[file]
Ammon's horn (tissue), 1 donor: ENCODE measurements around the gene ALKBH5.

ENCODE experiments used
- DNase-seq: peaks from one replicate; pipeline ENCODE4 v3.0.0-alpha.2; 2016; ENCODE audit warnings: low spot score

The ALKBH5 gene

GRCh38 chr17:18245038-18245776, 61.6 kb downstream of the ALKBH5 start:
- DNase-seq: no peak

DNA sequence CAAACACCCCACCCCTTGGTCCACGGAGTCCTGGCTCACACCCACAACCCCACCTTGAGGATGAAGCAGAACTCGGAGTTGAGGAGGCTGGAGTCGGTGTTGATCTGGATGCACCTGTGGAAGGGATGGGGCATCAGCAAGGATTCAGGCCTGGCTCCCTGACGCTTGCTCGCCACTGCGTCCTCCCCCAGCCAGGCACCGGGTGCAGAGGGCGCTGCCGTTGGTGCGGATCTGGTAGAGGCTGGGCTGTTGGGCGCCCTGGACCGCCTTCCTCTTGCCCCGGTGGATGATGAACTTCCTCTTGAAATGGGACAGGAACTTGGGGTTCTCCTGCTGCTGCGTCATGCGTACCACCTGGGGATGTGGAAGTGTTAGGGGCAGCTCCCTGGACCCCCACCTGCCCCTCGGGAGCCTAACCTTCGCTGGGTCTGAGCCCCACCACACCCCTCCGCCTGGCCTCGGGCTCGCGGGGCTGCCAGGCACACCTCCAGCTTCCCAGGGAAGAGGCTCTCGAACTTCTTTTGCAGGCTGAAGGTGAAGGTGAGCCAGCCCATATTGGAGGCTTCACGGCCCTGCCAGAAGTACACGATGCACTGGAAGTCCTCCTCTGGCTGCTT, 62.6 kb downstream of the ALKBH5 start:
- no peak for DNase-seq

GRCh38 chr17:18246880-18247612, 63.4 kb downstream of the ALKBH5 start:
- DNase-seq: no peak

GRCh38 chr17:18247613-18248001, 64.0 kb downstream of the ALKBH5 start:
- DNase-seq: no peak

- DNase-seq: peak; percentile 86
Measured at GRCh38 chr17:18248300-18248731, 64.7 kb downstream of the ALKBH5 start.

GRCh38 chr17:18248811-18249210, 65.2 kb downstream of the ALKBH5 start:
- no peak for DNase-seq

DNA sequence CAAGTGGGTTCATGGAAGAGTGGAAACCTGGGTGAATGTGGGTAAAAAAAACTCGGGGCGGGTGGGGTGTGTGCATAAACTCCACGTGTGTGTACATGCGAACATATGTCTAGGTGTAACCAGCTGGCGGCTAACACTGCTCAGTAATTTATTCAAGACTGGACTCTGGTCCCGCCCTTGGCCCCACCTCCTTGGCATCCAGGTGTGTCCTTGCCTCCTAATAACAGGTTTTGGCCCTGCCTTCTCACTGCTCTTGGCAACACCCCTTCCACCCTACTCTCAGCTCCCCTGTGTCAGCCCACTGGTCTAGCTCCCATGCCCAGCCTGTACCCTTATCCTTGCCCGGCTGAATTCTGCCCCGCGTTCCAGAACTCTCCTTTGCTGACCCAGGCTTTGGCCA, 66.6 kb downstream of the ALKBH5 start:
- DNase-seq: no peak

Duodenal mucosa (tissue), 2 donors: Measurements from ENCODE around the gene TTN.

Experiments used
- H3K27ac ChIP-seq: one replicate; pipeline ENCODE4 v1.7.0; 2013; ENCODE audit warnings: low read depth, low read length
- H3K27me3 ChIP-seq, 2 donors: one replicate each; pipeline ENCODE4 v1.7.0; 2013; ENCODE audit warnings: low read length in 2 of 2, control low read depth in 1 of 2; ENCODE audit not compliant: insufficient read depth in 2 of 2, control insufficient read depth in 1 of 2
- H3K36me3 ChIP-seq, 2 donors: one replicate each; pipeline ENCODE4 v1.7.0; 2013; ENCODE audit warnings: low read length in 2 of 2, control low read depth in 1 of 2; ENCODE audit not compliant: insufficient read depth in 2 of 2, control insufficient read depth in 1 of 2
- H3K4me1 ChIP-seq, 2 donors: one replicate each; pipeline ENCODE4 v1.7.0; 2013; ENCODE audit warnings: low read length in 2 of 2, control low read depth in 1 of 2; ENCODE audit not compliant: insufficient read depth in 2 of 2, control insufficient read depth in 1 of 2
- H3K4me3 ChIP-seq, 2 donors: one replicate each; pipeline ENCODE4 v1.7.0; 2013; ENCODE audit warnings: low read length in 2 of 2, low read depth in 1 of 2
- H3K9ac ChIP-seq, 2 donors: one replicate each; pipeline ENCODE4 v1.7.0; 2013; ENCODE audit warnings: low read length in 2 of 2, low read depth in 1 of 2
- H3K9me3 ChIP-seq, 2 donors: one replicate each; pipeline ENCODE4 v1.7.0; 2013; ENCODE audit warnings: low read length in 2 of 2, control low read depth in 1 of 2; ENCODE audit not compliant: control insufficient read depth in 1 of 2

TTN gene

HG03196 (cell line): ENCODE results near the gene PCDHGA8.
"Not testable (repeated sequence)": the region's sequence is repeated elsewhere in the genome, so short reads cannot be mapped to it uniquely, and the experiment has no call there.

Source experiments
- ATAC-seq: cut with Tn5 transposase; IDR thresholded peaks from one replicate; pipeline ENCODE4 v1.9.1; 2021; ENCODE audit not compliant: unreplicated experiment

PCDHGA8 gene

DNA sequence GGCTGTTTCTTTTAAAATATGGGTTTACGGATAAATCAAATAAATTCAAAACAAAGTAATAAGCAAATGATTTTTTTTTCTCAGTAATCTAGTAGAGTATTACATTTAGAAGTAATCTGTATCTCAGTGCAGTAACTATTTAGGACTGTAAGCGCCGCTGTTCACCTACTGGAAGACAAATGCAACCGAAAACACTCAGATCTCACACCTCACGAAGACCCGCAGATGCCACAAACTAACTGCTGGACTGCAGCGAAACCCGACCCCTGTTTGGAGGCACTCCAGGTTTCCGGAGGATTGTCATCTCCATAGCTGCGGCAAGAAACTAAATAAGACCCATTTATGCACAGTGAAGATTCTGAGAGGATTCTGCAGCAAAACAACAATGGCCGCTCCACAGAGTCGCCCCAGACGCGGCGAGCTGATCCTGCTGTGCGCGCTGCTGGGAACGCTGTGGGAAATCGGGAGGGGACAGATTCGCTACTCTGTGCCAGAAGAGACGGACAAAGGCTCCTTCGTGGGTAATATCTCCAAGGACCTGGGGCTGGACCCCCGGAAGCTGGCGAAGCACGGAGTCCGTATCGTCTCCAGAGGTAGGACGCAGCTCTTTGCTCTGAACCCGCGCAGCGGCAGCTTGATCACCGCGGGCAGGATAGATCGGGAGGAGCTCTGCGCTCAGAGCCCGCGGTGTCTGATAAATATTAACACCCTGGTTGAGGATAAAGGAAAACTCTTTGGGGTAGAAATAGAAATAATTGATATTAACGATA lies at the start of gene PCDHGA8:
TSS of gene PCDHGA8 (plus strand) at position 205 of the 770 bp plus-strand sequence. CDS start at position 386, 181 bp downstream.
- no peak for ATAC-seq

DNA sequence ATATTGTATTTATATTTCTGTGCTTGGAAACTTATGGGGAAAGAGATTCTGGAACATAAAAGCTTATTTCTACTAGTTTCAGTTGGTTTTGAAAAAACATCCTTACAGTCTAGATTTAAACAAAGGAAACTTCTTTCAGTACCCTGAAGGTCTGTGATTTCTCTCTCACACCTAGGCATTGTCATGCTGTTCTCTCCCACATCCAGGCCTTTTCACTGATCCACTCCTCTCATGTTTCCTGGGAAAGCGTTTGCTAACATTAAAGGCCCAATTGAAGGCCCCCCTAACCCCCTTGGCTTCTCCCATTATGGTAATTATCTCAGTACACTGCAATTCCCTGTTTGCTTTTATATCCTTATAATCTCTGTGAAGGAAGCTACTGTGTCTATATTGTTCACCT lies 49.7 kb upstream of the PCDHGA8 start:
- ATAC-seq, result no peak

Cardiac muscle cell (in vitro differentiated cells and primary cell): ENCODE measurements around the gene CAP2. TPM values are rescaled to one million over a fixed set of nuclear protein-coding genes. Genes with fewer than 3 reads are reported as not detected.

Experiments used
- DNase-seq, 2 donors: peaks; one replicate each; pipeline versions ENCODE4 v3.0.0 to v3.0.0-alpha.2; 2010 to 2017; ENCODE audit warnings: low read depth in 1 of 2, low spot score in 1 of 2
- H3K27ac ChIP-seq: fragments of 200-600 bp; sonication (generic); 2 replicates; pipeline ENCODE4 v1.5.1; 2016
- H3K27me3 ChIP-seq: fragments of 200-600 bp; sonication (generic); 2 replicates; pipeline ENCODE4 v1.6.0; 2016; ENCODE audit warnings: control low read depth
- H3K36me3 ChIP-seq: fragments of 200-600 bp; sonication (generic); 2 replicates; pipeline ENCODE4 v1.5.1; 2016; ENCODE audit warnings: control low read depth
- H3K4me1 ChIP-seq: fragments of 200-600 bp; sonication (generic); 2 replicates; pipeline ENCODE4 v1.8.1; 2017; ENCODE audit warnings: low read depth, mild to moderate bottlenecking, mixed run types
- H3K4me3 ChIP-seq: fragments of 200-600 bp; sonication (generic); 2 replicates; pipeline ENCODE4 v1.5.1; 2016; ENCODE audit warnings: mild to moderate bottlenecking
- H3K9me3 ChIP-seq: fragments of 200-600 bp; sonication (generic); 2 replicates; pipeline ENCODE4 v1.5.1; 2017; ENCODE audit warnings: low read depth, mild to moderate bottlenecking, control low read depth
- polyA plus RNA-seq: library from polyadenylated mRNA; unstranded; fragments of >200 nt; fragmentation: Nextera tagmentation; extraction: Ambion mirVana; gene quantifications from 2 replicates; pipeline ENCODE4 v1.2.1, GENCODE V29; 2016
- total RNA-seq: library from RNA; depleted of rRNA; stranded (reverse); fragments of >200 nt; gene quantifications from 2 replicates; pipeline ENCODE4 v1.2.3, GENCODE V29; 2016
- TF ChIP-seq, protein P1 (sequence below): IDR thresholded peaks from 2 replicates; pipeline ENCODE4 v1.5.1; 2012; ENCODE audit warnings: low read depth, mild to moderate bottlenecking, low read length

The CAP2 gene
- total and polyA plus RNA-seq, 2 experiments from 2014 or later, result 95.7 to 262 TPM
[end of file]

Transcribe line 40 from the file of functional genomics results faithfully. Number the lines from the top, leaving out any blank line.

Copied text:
Experiments used